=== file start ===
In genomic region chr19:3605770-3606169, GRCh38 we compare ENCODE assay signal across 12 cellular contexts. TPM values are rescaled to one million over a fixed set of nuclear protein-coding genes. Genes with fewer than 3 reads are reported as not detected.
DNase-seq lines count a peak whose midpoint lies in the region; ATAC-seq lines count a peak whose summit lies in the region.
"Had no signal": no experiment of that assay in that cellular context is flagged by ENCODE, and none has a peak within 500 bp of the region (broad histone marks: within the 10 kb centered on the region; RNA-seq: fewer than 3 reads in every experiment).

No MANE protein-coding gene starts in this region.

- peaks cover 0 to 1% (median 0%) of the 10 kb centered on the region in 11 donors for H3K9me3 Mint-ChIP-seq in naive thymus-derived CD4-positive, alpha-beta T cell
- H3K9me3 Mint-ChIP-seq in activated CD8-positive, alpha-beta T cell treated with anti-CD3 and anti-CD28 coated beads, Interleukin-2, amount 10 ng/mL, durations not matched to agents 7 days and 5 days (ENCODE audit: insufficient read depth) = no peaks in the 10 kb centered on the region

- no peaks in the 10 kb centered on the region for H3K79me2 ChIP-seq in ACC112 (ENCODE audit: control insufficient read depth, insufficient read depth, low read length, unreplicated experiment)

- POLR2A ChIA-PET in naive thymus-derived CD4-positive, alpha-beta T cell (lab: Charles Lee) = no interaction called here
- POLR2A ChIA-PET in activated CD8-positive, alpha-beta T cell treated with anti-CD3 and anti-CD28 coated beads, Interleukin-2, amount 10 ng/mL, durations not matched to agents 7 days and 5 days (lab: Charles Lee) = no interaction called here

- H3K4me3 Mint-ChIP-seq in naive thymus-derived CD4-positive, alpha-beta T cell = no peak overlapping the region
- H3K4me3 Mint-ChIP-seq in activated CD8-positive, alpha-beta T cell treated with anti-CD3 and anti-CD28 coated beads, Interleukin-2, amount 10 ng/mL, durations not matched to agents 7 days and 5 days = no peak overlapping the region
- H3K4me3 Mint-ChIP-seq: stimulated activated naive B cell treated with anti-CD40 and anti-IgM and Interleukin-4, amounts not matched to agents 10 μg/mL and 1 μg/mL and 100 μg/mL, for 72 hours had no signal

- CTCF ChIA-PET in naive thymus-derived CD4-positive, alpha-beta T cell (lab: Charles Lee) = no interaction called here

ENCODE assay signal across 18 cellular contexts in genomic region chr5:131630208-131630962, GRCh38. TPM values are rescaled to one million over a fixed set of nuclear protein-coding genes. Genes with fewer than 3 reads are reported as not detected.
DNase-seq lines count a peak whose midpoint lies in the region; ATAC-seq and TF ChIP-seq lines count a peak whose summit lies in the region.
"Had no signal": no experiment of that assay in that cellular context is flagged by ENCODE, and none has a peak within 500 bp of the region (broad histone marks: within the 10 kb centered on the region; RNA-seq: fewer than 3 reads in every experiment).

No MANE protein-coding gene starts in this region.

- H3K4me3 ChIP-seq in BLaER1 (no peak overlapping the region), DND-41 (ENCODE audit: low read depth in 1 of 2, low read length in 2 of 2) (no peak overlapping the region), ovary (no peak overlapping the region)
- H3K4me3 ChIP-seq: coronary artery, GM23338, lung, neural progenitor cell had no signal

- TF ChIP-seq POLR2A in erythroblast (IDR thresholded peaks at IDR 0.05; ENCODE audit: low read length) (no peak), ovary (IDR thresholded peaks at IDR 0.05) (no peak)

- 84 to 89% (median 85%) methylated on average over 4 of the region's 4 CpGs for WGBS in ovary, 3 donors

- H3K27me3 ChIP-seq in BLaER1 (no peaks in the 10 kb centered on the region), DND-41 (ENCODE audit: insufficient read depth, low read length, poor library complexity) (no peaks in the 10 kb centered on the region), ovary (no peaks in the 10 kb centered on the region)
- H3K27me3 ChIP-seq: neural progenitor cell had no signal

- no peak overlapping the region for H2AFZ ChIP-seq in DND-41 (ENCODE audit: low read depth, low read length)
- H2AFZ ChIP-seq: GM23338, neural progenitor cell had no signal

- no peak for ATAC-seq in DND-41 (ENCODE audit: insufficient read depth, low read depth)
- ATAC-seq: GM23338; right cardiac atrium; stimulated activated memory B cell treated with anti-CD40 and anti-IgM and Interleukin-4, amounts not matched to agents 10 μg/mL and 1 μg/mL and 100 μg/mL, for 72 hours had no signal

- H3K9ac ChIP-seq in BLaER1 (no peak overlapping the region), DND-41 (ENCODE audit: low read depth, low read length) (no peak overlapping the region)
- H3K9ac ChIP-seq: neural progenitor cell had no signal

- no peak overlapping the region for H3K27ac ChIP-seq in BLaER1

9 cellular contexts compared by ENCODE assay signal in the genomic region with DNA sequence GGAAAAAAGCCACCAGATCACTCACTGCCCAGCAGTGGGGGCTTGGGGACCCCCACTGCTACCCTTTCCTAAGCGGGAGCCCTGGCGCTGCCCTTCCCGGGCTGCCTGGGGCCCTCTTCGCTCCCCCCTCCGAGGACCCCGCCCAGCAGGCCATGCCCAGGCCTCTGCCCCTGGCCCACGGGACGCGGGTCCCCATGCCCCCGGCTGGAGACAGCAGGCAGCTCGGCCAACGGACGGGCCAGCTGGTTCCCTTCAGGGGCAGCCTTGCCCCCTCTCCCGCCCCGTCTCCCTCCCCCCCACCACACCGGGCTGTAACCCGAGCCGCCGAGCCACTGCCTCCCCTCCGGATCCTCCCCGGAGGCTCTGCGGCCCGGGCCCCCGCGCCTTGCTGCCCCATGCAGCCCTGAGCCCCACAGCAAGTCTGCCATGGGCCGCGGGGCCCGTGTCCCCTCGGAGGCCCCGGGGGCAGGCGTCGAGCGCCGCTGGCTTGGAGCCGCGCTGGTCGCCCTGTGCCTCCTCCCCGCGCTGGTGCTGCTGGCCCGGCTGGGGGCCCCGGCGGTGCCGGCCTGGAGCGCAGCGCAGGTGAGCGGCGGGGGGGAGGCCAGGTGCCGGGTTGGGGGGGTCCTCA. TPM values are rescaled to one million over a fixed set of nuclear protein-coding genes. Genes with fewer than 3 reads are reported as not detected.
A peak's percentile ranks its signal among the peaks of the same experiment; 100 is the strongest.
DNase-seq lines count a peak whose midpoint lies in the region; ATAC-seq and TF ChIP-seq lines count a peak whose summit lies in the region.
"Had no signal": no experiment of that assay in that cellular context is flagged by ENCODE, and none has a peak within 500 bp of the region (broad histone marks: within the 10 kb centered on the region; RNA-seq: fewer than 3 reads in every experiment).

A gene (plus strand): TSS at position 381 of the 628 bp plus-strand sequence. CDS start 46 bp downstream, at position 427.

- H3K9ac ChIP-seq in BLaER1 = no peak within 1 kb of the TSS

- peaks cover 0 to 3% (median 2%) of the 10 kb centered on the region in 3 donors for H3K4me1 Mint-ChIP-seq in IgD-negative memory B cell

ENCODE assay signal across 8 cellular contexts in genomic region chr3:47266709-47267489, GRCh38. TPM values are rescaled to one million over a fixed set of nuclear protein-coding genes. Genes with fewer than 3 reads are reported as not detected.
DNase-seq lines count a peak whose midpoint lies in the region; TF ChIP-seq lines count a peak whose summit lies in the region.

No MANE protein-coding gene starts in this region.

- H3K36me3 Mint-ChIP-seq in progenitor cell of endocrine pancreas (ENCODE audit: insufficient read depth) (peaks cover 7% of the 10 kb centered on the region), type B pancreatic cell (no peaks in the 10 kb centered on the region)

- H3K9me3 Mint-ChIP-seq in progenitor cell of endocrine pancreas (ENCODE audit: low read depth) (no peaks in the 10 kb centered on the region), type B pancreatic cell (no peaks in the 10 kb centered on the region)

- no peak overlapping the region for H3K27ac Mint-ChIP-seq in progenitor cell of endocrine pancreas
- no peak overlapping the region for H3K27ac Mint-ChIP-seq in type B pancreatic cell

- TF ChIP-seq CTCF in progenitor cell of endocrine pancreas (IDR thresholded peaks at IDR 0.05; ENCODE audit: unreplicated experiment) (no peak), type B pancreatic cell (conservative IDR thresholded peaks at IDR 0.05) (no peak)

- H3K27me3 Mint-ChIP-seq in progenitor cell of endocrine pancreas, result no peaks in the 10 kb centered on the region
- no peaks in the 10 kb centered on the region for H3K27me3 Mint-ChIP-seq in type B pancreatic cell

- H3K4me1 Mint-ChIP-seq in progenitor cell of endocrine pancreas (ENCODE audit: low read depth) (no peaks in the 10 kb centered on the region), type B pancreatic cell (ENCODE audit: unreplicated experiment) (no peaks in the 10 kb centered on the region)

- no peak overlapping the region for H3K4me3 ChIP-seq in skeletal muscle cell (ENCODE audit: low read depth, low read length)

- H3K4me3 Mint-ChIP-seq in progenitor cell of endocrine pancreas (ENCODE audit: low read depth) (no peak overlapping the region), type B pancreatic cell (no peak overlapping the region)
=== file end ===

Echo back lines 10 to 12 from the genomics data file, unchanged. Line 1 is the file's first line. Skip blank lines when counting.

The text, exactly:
- H3K4me3 Mint-ChIP-seq in naive thymus-derived CD4-positive, alpha-beta T cell = no peak overlapping the region
- H3K4me3 Mint-ChIP-seq in activated CD8-positive, alpha-beta T cell treated with anti-CD3 and anti-CD28 coated beads, Interleukin-2, amount 10 ng/mL, durations not matched to agents 7 days and 5 days = no peak overlapping the region
- H3K4me3 Mint-ChIP-seq: stimulated activated naive B cell treated with anti-CD40 and anti-IgM and Interleukin-4, amounts not matched to agents 10 μg/mL and 1 μg/mL and 100 μg/mL, for 72 hours had no signal